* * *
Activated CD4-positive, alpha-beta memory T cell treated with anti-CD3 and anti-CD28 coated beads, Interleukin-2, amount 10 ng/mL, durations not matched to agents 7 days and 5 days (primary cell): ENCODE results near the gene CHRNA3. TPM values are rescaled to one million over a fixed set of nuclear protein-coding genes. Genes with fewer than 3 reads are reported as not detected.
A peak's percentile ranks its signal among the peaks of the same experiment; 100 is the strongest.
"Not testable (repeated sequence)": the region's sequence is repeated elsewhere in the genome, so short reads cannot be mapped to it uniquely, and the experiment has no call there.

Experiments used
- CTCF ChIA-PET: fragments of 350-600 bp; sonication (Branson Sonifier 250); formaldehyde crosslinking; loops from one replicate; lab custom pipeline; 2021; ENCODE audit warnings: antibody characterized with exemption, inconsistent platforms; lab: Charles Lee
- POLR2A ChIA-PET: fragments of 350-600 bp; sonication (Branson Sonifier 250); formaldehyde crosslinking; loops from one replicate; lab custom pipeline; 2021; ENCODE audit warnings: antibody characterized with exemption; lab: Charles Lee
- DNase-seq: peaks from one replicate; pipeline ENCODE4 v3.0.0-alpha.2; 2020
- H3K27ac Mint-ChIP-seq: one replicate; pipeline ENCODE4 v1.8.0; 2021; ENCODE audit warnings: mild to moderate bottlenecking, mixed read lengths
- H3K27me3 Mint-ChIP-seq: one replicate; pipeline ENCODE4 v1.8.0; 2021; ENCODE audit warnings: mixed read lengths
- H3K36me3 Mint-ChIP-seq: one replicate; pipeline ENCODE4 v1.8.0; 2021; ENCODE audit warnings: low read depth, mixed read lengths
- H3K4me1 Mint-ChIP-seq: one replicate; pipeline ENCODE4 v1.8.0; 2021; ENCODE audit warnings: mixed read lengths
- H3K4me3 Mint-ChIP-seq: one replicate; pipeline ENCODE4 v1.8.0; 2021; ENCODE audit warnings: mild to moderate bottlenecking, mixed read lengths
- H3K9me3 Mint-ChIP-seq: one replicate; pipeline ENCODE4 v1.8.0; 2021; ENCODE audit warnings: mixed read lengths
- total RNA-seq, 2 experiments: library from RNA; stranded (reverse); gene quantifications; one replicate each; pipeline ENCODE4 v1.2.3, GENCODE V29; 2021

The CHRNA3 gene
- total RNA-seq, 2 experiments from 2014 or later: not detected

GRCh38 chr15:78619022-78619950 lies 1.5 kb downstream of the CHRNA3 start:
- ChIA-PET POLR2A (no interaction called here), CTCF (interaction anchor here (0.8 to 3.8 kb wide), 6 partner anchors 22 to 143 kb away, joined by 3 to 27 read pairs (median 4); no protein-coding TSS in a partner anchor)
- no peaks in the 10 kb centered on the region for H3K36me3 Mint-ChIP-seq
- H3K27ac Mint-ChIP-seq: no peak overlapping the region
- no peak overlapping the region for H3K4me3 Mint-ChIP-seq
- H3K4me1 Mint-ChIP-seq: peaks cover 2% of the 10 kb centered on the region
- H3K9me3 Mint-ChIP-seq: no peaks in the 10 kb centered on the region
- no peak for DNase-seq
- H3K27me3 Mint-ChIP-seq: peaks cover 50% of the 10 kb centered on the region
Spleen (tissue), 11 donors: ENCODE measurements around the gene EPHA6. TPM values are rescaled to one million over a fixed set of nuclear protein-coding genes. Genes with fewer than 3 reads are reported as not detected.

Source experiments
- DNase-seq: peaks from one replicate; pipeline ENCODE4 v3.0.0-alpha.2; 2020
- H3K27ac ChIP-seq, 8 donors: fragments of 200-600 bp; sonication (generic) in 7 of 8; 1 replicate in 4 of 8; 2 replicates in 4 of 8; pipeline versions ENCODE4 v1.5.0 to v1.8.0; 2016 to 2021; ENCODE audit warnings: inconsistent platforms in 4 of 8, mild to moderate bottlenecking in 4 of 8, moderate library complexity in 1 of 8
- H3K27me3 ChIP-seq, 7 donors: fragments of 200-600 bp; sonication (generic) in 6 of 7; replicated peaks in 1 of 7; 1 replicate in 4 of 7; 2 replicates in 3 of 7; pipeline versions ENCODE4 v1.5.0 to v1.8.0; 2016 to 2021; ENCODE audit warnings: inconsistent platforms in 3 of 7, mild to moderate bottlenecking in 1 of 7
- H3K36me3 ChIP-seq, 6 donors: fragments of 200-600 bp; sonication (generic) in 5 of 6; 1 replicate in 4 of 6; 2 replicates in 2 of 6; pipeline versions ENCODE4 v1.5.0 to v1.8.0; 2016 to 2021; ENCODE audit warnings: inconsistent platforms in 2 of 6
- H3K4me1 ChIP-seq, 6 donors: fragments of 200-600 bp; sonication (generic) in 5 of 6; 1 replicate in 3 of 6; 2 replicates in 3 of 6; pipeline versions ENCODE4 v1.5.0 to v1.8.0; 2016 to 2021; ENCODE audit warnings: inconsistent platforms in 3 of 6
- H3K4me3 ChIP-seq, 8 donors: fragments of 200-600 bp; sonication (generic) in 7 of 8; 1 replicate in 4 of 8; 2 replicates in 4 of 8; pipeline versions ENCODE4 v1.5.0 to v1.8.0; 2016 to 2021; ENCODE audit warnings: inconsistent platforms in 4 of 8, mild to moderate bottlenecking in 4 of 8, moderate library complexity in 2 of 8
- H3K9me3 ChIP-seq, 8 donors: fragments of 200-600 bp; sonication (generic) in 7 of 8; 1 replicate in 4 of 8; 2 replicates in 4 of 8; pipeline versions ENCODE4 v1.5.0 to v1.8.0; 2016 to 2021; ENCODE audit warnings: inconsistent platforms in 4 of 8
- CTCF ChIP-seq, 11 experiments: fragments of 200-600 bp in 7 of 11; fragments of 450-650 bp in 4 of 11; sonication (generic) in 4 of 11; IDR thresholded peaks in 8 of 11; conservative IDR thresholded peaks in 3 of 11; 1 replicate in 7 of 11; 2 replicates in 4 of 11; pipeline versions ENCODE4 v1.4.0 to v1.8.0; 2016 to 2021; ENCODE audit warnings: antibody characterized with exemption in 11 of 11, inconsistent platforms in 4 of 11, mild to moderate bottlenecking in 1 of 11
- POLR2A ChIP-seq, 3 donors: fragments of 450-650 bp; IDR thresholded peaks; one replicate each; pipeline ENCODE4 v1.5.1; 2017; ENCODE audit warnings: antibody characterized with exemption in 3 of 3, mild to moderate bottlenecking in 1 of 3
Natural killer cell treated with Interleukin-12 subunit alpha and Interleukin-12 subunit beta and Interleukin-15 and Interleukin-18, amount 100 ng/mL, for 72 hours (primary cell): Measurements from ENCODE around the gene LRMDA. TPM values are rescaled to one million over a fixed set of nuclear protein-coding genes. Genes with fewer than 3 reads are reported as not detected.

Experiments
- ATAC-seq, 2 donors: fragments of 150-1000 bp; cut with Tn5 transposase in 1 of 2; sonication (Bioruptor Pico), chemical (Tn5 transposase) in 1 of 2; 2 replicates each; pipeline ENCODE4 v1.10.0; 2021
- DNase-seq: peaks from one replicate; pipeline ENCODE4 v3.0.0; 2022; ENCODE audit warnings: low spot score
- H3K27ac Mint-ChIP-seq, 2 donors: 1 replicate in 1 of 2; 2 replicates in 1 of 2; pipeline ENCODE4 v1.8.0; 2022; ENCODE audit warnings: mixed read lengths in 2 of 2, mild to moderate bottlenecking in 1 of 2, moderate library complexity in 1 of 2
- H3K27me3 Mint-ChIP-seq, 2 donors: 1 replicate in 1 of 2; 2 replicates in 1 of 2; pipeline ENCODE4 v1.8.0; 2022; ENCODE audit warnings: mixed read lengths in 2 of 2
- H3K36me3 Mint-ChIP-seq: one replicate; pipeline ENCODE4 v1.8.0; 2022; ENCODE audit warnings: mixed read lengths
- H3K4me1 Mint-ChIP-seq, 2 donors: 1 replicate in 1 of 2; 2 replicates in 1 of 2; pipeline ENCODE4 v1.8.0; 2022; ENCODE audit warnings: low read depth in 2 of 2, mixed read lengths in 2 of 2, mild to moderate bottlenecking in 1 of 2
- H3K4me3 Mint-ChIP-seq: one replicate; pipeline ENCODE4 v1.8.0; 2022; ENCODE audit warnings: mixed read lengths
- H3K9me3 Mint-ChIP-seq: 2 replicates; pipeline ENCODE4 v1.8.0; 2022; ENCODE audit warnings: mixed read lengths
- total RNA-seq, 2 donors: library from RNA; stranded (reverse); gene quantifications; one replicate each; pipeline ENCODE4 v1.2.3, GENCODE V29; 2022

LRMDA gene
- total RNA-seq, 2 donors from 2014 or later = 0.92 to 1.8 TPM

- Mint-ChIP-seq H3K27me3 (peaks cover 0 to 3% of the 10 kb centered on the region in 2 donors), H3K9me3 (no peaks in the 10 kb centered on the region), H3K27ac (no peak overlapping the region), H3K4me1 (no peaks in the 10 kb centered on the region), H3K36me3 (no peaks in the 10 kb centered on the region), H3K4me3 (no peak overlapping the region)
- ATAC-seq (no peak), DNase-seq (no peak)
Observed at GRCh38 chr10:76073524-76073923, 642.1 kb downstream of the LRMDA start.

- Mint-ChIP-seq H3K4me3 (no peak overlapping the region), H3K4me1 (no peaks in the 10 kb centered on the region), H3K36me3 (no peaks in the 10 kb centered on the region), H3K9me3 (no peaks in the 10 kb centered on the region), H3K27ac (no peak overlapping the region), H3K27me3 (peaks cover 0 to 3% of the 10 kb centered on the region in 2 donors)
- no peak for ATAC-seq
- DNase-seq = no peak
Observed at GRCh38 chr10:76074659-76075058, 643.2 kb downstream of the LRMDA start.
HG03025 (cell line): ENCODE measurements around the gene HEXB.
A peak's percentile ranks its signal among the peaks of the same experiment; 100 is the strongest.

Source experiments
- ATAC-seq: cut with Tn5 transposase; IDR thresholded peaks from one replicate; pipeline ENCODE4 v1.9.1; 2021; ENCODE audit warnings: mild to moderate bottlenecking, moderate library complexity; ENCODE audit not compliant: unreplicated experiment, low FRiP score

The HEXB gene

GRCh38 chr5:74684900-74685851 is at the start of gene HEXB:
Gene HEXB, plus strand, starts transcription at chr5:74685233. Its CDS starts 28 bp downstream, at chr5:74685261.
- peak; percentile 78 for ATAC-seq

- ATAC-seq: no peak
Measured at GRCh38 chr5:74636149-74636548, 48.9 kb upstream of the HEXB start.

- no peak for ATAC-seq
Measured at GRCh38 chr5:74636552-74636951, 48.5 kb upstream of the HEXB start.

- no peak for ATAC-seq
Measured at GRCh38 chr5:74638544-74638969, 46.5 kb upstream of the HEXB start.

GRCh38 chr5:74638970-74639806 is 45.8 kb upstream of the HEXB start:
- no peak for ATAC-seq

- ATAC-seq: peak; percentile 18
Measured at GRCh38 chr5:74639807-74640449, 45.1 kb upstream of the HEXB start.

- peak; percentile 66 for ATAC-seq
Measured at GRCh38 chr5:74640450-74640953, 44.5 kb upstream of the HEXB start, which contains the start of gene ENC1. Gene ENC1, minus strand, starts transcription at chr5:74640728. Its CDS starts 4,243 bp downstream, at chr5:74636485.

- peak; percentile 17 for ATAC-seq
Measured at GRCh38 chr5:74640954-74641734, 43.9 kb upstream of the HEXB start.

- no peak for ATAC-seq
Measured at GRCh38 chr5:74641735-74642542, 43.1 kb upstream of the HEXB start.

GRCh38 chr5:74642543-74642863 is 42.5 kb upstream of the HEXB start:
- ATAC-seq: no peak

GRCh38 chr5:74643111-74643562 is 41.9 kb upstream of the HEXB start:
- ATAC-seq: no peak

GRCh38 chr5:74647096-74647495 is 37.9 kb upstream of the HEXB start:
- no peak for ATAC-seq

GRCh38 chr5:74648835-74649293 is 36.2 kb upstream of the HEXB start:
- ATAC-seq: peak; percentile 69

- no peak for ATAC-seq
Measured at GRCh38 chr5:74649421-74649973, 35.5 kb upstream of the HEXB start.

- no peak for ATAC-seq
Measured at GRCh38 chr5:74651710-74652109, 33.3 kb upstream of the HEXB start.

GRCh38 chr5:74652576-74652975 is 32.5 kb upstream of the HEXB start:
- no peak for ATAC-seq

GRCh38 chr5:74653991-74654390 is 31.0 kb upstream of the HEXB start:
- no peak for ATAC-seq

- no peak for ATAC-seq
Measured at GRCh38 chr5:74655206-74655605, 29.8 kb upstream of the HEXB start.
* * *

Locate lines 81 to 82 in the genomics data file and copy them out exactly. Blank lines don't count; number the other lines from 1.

GRCh38 chr5:74642543-74642863 is 42.5 kb upstream of the HEXB start:
- ATAC-seq: no peak